Take Tim Carden, who formerly sat on New Jersey’s Economic Development Authority, the body responsible for approving school bonds. Carden is also the chairman of the board of Friends of TEAM Academy, the charter’s fundraising arm. Or take Dan Adan, another partner at Pinkhulahoop1, who splits his time between Manhattan hedge fund Perry Capital and TEAM Academy’s board – where Carden’s wife Amy Rosen also happens to sit.
TEAM has justified the dizzying arrangement by explaining that, in the end, it “saved millions of dollars compared to a typical financing.” It’s a luxury the district schools aren’t afforded.
Putting Out a Fire With a Teaspoon
Just as New Jersey earmarked its federal school bonds for charters, Christie was busy slashing education budgets and hobbling the department charged with repairing needy urban schools, the School Development Authority (SDA).
Established in 2000 to remedy stark funding disparities, the SDA controls billions of dollars for construction in disadvantaged districts. When Christie entered office, he shrunk the department’s staff by 30 percent and restricted its outlays to a trickle.
“Basically there wasn’t any work being done,” says Moriah Kinberg of Healthy Schools Now, a coalition that advocates for school repairs. While over 700 projects broke ground in the decade before, not a single project was initiated and completed between 2010 and 2013.
“I don’t think they were targeting Hawthorne in particular,” says a Newark parent. “I think they were targeting the South Ward.”
District schools like Hawthorne, meanwhile, slid further into dereliction. In 2013, Kinberg’s coalition begged Christie to address pressing safety issues. “Every day,” their letter read, “students in New Jersey are exposed to hazardous conditions like mold, lead, PCBs, and poor indoor air quality.”
In the last few months the SDA projects have resumed, but “it’s a drop in the bucket for the amount of work that needs to be done,” says Kinberg. “These conditions were building up for 30 or 40 years.”
NPS shares Kinberg’s frustrations. “It’s like trying to put out a fire with a teaspoon of water,” says Wyatt. The district estimates its aging schools need over $1 billion in repairs. In 2011, NPS submitted more than 100 urgent requests for repairs, particularly masonry projects (several Newark schools currently sport scaffold-like “bridging” to protect children from crumbling edifices).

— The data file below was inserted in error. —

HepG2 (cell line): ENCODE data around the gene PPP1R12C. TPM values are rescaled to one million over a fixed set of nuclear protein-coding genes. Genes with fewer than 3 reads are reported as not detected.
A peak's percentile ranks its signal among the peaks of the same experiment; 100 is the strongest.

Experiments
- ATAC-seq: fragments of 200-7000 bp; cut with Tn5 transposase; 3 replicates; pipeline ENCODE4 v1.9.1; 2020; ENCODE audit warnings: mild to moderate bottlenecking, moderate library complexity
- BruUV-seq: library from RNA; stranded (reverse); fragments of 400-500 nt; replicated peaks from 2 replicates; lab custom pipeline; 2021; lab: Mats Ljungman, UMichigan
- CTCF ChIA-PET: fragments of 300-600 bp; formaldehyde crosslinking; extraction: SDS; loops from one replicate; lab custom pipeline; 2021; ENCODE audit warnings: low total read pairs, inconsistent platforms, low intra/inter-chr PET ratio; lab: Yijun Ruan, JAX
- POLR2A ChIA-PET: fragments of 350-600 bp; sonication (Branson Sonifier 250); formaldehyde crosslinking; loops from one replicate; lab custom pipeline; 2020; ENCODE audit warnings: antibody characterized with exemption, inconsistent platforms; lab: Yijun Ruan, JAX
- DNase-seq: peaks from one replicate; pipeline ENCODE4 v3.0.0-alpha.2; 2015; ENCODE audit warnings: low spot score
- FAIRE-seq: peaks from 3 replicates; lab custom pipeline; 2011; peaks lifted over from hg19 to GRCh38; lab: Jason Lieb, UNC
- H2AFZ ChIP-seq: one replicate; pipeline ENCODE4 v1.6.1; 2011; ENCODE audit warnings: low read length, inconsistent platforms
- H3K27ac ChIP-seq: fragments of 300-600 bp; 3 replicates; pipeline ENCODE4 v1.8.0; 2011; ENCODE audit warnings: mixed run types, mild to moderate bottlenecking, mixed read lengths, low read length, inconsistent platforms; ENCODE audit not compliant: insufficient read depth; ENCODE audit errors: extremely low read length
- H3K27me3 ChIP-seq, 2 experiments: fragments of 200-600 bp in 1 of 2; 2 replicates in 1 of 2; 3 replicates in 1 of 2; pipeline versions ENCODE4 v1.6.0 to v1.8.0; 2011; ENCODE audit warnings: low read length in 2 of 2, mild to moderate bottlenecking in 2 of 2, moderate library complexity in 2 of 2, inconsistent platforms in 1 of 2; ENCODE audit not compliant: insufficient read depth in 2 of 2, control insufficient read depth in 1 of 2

After a yearlong delay, the SDA approved 17 projects, including structural repairs at Hawthorne. But the project was delegated to NPS to begin. And Hawthorne is still waiting.
Flipping a Neighborhood
Beside all this, there’s a larger project in the works for Newark’s South Ward. “I don’t think they were targeting Hawthorne in particular,” says Choice. “I think they were targeting the South Ward.”
She’s not far from the mark. NPS officials, taken with downtown development efforts, say that the Hawthorne charter launch fit into a broader South Ward revitalization effort.
Both Choice and NPS cite the same project as a harbinger for South Ward development: the Teachers Village. Initiated in 2012, the $150 million property contains three charter schools, teacher residences and sundry private businesses. The Manhattan-based developer secured over $100 million in public monies for the project, including over $20 million in QSCBs.
By systematically underfunding the public sector while extending market incentives to private actors, the Christie administration has essentially placed its thumb on the scale for charters.
Though it was criticized for catering to charter schools only and excluding community input, the project’s success has the district eyeing the South Ward for a similar effort. Teachers Village is “bringing a renaissance to the Central Ward,” says Wyatt. The project turned several blighted city blocks into a pedestrian-friendly, multi-use development intended to remake the downtown area. “We want to bring that type of renaissance to the South Ward. We’re pushing quite feverishly to get to that point.”
But that effort means rejiggering the district’s “portfolio,” the collection of schools it manages like a set of financial assets. And it means finding cash. “The mistake would be to think that NPS is the solution,” Wyatt says, “because we don’t have the funds nor do we have access to the funds.”
But charters, she says, do. The question becomes: “How can we work collaboratively to flip a neighborhood?”